Meta’s surveillance business model is facing an interesting legal challenge in the U.K.
The Stockholm administrative court held that a complainant under Article 77 GDPR has the right to request a decision from the Swedish DPA after six months.
A Dutch Court of Appeal held that an Internet service provider could not be mandated to link IP addresses with user data to send them warnings.
The Advocate General of the CJEU issued an opinion, which privacy advocates fear could further limit possibilities to get compensation for GDPR breaches.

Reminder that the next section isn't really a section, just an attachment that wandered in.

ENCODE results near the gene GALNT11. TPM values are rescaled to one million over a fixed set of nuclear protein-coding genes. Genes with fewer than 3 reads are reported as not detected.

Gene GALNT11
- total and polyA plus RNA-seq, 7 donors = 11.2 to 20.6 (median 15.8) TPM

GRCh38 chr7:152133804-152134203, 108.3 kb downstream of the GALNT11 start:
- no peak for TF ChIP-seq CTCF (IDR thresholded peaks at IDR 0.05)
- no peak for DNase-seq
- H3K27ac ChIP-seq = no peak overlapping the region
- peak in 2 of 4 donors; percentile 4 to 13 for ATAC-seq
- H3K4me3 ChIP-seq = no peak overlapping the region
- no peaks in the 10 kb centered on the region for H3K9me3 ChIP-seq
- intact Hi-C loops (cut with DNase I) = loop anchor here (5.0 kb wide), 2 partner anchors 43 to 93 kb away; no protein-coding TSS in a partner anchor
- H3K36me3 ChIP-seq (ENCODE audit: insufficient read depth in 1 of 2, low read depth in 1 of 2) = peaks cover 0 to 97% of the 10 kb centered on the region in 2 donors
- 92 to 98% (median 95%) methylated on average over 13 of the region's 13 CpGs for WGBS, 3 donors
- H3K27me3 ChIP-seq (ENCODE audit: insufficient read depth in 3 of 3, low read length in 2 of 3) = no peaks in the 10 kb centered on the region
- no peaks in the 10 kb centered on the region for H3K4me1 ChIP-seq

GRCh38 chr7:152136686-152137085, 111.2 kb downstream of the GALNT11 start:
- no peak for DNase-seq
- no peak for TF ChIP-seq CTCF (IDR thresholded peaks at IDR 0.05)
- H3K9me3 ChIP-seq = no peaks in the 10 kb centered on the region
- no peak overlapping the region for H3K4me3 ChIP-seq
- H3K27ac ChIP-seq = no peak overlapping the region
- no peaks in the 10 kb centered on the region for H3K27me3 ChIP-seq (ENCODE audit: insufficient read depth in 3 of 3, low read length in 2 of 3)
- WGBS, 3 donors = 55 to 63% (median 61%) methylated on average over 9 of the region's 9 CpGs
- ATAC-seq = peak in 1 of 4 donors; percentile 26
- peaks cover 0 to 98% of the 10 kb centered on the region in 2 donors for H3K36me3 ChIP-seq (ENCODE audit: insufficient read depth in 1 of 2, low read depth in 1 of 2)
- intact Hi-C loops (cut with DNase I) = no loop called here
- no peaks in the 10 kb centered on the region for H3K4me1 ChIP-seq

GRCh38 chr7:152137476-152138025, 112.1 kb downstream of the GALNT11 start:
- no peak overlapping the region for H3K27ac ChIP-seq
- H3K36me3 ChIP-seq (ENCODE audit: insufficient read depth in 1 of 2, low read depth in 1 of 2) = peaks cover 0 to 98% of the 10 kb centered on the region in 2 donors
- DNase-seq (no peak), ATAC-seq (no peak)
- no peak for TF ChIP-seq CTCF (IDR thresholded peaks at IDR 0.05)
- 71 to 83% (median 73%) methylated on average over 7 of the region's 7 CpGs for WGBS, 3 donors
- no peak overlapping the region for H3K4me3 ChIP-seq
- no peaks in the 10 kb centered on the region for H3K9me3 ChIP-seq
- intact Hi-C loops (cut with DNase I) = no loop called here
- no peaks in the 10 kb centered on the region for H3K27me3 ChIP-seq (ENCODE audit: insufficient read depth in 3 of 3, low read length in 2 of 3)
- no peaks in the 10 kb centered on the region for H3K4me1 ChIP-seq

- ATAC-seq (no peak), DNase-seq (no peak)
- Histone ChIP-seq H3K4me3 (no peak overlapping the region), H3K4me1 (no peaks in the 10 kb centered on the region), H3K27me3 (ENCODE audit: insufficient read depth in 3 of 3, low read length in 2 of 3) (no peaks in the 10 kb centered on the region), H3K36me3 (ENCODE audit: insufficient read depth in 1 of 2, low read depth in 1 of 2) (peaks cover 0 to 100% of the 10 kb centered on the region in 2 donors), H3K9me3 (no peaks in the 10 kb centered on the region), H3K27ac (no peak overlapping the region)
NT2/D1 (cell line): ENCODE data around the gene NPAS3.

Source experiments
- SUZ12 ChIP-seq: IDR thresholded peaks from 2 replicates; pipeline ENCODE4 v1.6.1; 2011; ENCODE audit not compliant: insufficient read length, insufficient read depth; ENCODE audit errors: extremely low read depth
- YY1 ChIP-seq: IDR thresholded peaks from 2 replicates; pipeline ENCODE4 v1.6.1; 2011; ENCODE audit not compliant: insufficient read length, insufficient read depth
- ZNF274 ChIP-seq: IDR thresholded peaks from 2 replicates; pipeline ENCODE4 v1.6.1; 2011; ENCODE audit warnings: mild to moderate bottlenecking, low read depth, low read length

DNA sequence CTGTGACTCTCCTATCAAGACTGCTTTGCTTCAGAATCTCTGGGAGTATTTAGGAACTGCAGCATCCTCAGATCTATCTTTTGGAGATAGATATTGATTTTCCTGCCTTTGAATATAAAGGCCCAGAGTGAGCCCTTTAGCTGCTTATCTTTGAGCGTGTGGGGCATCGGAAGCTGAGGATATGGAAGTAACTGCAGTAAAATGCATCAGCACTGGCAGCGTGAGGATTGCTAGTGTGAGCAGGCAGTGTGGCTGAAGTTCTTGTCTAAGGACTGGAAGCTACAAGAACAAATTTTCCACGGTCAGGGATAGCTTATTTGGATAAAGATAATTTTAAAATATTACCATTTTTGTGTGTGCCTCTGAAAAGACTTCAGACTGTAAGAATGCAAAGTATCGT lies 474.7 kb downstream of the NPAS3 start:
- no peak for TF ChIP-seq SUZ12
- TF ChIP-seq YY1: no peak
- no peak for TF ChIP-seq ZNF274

A remote employee of a U.S. business who was fired for refusing to leave his webcam on while he was working was awarded roughly 75,000 euros by a Dutch court.
An opinion by the advocate general might open the door for antitrust watchdogs to assess compliance with data protection rules in future investigations.
The Advocate General of the CJEU opined that data subjects should be able to lodge a complaint with a DPA and, in parallel, lodge judicial redress proceedings.